By David Morgan and Roberta Rampton
WASHINGTON Nov 5 The Obama administration,
under pressure over the botched opening of its healthcare
website, announced new efforts on Tuesday to appease hundreds of
thousands of people whose coverage is being cancelled as
insurers prepare for reforms in 2014.
Officials said many cancellation victims hear only about
costly replacement plans from their insurers and not about
options available through new online healthcare marketplaces
that can offer plans with lower, subsidized premiums. To that
end, the administration is seeking to broaden the message
consumers receive from insurers and the government.
White House Chief of Staff Denis McDonough urged a group of
insurance executives to tell consumers in cancellation notices
that they could qualify for premium tax credits through the
marketplaces that have been set up in all 50 states and the
District of Columbia.
"He's saying that we all need to do the best we can in
getting information that consumers need," White House spokesman
Jay Carney told reporters.
In a sign that things are already changing for people whose
policies have been cancelled, California officials announced
that a major insurer - Blue Shield of California Life and Health
Insurance Co - has agreed to allow 115,000 state consumers who
had been notified of cancellations would be able to keep their
lower priced policies through the first quarter of next year.
Under the health insurance program known as Obamacare, it is
mandatory for everyone to have health insurance or pay a fine.
The Patient Protection and Affordable Care Act was passed in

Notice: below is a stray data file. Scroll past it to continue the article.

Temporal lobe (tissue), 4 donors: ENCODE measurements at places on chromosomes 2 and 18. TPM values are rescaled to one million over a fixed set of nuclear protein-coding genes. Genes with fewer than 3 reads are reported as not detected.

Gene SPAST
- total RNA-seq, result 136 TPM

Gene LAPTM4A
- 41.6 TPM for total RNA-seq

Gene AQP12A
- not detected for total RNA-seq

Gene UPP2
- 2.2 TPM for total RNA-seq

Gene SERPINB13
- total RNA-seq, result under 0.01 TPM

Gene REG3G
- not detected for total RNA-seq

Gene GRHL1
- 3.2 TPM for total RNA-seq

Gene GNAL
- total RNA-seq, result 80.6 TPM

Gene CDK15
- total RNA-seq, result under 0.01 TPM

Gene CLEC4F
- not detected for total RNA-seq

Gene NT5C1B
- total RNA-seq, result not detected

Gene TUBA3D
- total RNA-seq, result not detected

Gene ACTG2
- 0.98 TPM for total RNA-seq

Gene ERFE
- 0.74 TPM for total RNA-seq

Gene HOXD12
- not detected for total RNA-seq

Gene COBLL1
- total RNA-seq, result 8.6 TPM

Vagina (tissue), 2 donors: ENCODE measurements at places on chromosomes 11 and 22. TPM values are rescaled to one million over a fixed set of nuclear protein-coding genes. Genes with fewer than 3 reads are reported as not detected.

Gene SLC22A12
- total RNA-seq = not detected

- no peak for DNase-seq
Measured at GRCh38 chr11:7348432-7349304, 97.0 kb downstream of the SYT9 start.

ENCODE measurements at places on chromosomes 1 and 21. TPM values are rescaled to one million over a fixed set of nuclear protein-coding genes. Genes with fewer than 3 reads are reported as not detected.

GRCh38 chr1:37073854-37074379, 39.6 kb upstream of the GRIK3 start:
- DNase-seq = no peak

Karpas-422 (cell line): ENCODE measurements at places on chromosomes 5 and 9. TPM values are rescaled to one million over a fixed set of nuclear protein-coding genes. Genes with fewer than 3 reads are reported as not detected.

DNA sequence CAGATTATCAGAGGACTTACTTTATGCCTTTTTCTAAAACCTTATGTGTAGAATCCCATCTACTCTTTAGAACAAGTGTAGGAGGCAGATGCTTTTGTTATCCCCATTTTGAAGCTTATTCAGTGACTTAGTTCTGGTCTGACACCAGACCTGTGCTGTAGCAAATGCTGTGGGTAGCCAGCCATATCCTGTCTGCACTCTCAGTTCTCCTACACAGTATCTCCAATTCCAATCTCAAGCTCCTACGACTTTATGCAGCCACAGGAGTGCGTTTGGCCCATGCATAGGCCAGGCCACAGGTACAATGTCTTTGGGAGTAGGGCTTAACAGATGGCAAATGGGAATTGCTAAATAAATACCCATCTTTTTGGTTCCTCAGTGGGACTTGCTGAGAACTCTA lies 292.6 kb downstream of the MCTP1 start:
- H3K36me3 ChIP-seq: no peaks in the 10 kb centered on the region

2010 and upheld by the U.S. Supreme Court last year.
Republicans have opposed the program, President Barack
Obama's signature domestic policy achievement, as an unwarranted
expansion of the federal government.
Also on Tuesday, the head of the federal agency responsible
for the Obamacare rollout said her staff is working on a plan to
get the attention of people whose plans have been cancelled.
"This is actually a conversation we're having today ... Is
there a way we can actively engage to reach out to people who
have been canceled?" Marilyn Tavenner, administrator of the
Centers for Medicare and Medicaid Services told the Senate
Health Education Labor and Pensions Committee.
"Although they're cancelled, they are offered another
policy," Tavenner said. "But I think what's important for them
to understand is, it's not just that policy, it's also the
ability to go on the exchange."
The cancellations are a challenge for Obama, who promised in
2009 that under the new law, people with insurance would be able
to keep their existing plans if they wanted to.
In the face of mounting criticism from Republicans and
others, the administration has sought to minimize the issue by
saying the cancellations affect less than 5 percent of the
The new marketplaces offer consumers a flawed option in the
36 states served by the federal healthcare website,
HealthCare.gov., which has been plagued by technical problems
since it opened for enrollment on Oct. 1.
The administration had expected about 800,000 enrollees in
October and November. But the problems reduced that to a
trickle. The government will release the month's enrollment
figures next week.
Officials are racing to fix the website's problems by the
end of November in hopes that people will be able to enroll by
Dec. 15. The law calls for new coverage to kick in on Jan. 1.
During a 2-1/2 hour hearing in the Senate, even members of
Obama's Democratic party made plain their concerns.
"There's been fear, doubt and a crisis of confidence," said
Senator Barbara Mikulski, a Maryland Democrat. "What I worry
about is that there's such a crisis of confidence that people
Tavenner said the administration plans to start a four
month-long media campaign in selected markets next month aimed
at bringing back uninsured Americans, particularly young adults,
who were unable to enroll.
"Our goal is to stabilize the website this month and then we
do have a targeted plan that includes not only young people but
the large populations of the uninsured," Tavenner said.
Separately on Tuesday, two hospital operators -- Tenet
Healthcare Corp and HCA Holdings Inc -- said
HealthCare.gov's technical problems were gradually diminishing.